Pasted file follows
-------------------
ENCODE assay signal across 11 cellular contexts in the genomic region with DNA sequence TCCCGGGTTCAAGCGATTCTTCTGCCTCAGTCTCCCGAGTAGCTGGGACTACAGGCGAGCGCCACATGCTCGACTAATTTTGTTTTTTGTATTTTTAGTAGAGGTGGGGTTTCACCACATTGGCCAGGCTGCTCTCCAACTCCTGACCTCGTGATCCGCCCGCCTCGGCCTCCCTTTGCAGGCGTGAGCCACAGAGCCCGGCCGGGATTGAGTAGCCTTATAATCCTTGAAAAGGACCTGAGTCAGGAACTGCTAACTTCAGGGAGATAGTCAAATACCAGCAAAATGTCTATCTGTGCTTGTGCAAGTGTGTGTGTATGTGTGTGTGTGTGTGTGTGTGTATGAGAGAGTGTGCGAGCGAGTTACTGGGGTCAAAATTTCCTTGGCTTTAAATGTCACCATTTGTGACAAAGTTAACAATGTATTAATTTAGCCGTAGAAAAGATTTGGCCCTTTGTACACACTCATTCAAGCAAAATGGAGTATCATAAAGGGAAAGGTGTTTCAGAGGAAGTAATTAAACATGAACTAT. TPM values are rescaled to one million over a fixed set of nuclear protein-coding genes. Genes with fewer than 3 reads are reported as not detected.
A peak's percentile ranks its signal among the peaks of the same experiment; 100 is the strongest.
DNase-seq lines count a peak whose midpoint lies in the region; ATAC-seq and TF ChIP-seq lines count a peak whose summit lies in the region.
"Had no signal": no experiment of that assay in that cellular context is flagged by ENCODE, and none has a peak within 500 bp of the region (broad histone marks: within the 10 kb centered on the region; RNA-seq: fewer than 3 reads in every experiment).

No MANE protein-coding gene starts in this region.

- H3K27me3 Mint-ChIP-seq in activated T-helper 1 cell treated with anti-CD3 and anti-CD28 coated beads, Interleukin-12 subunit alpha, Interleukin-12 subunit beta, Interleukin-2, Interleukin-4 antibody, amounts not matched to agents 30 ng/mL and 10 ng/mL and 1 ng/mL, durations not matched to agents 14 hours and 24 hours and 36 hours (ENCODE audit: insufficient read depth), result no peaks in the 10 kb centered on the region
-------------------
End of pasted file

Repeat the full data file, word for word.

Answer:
ENCODE assay signal across 11 cellular contexts in the genomic region with DNA sequence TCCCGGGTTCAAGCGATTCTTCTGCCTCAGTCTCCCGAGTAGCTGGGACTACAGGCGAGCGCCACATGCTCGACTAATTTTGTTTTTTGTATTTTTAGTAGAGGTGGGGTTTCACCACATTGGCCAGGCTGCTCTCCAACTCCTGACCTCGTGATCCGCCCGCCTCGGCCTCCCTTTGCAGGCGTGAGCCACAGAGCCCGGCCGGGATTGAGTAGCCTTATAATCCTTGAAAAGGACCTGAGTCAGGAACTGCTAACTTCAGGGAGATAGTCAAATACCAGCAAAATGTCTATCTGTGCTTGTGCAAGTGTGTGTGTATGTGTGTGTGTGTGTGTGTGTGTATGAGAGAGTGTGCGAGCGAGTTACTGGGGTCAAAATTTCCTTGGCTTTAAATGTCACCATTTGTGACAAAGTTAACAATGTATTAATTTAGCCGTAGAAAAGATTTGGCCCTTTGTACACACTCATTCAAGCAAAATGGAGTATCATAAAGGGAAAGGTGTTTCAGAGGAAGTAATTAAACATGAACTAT. TPM values are rescaled to one million over a fixed set of nuclear protein-coding genes. Genes with fewer than 3 reads are reported as not detected.
A peak's percentile ranks its signal among the peaks of the same experiment; 100 is the strongest.
DNase-seq lines count a peak whose midpoint lies in the region; ATAC-seq and TF ChIP-seq lines count a peak whose summit lies in the region.
"Had no signal": no experiment of that assay in that cellular context is flagged by ENCODE, and none has a peak within 500 bp of the region (broad histone marks: within the 10 kb centered on the region; RNA-seq: fewer than 3 reads in every experiment).

No MANE protein-coding gene starts in this region.

- H3K27me3 Mint-ChIP-seq in activated T-helper 1 cell treated with anti-CD3 and anti-CD28 coated beads, Interleukin-12 subunit alpha, Interleukin-12 subunit beta, Interleukin-2, Interleukin-4 antibody, amounts not matched to agents 30 ng/mL and 10 ng/mL and 1 ng/mL, durations not matched to agents 14 hours and 24 hours and 36 hours (ENCODE audit: insufficient read depth), result no peaks in the 10 kb centered on the region